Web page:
• Mid-run fuelling. When you’re running a marathon, you’re going to need to get used to the idea of fuelling as you go. You should fuel early and often, and practice eating every half hour or so during your training – with a goal of eating roughly 30g of carbs per hour; bananas, carrots or energy bars can be good choices.
  • Post-run fuelling. It’s important that you have another carb/protein snack in the 30-60 minutes after you finish a run; your body is crying out for nutrients during this period, using them to refuel and heal your aching muscles.

Recovering from injury:

You will get sore, you may well get blisters (in which case, Compeed is here for you), but it’s vital to be able to tell the difference between general pain and an indication of serious injury, and not to try and push through ‘unhealthy’ pain.

  • Recognise ‘unhealthy’ pain. Generally achy legs are normal, but a sharp pain that causes you to recoil if touched could be an indicator of something more serious, as could any pain in your legs that is causing you to alter your running form. Anything like this should be checked by a doctor or a physio.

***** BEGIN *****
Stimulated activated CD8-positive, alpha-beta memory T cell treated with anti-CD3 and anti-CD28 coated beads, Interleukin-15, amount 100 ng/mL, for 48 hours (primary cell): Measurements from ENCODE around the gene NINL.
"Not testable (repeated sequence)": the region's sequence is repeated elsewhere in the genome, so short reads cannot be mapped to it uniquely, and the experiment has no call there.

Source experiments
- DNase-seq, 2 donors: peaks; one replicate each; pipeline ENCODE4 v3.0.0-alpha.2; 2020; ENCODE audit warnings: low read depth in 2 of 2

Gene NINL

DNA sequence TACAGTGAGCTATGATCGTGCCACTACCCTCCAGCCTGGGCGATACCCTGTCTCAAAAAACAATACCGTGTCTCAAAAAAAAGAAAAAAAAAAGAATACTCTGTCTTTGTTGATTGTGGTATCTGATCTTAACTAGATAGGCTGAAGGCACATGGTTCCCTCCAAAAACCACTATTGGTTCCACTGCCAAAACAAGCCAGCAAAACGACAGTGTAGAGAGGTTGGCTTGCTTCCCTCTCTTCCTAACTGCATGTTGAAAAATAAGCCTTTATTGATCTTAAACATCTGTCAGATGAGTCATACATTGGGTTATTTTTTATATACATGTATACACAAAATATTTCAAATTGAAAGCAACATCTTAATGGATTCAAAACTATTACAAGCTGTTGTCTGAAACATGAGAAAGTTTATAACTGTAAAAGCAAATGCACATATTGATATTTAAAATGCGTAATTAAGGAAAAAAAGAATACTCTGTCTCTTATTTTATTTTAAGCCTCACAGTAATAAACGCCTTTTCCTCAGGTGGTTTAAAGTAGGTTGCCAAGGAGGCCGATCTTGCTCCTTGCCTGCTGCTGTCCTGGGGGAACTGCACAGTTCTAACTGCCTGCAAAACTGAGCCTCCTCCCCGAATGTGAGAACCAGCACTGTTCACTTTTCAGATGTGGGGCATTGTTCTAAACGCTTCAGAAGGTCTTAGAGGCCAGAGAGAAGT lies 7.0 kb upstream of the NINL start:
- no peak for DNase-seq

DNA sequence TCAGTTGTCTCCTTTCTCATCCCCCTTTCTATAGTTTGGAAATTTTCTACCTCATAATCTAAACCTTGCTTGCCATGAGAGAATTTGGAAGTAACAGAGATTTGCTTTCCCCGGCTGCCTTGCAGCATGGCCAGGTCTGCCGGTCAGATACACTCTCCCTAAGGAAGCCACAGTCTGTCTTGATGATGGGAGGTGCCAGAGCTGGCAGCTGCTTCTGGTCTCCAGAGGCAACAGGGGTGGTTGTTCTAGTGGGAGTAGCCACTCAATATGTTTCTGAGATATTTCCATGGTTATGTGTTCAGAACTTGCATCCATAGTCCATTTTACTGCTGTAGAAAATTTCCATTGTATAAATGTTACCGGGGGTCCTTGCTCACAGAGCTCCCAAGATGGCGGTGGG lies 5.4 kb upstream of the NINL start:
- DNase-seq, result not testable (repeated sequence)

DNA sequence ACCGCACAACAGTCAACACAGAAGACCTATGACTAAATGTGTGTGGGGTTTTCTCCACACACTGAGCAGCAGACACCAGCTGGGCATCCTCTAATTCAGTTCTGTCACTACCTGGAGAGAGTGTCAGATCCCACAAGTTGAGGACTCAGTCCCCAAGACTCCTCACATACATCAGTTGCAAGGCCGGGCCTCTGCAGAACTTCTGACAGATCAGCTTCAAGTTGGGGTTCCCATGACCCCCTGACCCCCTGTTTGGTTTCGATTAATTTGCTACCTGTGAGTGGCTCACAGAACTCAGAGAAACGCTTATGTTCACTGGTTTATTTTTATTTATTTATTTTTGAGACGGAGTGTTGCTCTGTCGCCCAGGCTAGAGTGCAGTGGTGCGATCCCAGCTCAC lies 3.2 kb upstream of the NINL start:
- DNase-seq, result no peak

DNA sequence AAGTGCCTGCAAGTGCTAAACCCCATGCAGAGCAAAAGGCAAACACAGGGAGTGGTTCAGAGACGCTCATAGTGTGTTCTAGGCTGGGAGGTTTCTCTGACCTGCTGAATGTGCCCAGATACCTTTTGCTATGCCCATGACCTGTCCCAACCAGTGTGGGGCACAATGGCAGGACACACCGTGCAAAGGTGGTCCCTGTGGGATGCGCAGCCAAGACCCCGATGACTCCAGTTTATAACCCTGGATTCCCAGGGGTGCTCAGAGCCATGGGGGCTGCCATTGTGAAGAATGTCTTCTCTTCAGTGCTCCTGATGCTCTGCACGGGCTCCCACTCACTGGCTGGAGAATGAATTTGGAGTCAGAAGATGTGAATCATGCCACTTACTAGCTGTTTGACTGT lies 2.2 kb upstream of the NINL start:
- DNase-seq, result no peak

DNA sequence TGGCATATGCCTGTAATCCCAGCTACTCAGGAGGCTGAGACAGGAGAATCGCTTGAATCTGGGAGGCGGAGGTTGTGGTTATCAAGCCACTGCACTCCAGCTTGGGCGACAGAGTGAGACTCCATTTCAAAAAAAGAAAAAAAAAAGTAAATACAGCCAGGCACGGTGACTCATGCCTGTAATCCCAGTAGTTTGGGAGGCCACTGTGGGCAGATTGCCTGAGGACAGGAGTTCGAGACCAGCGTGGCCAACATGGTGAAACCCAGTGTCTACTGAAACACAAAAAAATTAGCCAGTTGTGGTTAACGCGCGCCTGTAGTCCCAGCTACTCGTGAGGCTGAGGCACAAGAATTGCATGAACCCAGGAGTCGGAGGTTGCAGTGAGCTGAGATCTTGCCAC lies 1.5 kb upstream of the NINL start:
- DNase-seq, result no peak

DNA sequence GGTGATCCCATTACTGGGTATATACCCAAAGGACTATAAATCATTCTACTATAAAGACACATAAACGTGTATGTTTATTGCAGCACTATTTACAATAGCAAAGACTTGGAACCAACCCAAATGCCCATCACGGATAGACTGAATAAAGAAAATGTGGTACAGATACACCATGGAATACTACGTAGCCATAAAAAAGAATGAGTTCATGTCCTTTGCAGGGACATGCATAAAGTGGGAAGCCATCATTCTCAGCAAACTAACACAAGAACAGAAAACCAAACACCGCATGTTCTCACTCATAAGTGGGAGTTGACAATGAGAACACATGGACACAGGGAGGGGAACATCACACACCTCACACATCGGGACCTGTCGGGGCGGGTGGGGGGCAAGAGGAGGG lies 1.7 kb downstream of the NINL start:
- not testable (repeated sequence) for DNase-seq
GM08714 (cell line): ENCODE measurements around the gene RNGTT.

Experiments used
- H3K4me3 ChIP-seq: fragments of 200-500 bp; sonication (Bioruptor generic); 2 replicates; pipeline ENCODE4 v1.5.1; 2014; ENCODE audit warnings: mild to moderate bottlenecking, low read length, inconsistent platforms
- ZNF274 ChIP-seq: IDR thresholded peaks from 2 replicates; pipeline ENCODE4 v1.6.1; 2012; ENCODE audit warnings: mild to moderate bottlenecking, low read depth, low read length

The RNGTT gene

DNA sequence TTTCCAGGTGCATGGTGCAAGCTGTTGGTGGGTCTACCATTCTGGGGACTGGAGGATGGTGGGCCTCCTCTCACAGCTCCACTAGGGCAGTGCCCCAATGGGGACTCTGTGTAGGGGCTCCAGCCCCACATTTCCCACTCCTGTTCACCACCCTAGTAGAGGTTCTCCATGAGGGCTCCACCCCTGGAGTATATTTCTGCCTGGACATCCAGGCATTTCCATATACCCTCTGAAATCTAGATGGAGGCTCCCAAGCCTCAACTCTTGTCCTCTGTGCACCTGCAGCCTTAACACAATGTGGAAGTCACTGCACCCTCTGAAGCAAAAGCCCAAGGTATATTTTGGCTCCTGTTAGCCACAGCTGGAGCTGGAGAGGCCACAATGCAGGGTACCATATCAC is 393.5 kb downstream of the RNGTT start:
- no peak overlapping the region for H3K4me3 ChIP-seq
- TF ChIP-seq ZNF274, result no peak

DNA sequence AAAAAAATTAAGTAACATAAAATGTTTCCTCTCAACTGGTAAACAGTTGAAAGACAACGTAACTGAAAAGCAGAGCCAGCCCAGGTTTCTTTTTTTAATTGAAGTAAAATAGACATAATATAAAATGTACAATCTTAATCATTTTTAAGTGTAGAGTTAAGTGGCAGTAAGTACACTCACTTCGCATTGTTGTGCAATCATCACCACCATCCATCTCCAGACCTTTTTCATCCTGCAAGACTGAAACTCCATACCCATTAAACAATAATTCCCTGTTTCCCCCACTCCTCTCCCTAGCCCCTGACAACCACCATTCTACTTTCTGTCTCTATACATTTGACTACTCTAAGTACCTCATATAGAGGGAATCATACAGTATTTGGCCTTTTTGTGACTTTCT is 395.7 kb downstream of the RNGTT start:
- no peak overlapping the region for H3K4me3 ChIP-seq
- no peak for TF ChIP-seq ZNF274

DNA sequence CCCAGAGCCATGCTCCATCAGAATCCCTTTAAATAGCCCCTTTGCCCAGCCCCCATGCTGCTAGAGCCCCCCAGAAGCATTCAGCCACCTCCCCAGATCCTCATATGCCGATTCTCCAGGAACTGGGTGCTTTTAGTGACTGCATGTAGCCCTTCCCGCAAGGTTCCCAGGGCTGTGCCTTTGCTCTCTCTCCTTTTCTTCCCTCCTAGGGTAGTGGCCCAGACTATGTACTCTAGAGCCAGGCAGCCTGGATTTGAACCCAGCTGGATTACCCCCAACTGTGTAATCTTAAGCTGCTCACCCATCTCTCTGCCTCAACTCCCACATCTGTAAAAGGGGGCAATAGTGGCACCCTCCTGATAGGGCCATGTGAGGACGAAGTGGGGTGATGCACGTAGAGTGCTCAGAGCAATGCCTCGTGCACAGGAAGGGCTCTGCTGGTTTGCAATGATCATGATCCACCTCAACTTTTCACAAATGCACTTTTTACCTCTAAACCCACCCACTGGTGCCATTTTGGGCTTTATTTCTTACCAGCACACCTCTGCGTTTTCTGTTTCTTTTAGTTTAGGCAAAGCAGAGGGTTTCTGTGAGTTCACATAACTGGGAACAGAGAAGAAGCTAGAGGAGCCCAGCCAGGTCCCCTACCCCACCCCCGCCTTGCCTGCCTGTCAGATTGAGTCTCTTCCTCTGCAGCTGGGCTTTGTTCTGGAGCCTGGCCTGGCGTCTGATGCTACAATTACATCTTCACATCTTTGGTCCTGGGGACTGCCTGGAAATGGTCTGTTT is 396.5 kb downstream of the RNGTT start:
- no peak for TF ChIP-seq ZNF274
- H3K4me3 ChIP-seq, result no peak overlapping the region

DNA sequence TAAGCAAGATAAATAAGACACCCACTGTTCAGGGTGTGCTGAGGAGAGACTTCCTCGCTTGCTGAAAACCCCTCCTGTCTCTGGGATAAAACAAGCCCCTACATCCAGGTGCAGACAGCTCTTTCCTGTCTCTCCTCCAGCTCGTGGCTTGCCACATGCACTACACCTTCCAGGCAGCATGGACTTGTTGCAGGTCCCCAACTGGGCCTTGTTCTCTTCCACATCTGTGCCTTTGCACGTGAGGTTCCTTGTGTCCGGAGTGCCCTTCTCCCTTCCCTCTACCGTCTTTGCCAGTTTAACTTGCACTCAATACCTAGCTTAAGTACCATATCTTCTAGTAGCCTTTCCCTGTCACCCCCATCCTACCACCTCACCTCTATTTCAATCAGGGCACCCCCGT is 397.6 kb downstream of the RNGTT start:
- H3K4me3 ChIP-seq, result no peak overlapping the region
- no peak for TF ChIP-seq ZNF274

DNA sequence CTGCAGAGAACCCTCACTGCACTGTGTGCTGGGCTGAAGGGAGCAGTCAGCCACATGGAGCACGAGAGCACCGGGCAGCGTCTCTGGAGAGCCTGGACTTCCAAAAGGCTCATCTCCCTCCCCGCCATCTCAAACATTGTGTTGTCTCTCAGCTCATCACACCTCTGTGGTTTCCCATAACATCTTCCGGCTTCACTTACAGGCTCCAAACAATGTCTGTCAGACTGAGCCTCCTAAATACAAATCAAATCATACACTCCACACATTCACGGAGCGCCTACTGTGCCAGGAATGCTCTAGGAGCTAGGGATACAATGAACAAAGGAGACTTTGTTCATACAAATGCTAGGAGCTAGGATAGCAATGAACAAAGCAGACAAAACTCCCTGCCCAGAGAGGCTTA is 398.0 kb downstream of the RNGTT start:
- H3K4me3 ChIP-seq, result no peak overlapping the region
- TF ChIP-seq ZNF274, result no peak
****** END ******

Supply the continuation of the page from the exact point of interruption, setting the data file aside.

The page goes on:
• Know when to stop. Any pain that you suspect might be ‘unhealthy’ – especially one that is causing you to limp or alter your form – means you should stop running. Trying to push through could make any injury worse, while running with an altered form could lead to even further injuries.
  • Don’t rush recovery. A week or so resting from your training schedule is not the end of the world, and is unlikely to have any major impact on your aerobic fitness. Meanwhile, you can incorporate some cross-training and low-impact exercises into your schedule instead.

Stay motivated!

With all the above taken care of, the only thing left for you to do before (and during) race day is keep going and stay motivated. You can give yourself additional drive by running with a friend, running for charity or setting small goals for yourself throughout your training. Many runners also opt for a few sessions with a running coach. While this can be expensive, a good coach will be able to provide high-value, personalised marathon training advice.

Once you get going, you might find that feeling stronger, fitter and faster week by week is all the motivation you need.

Good luck!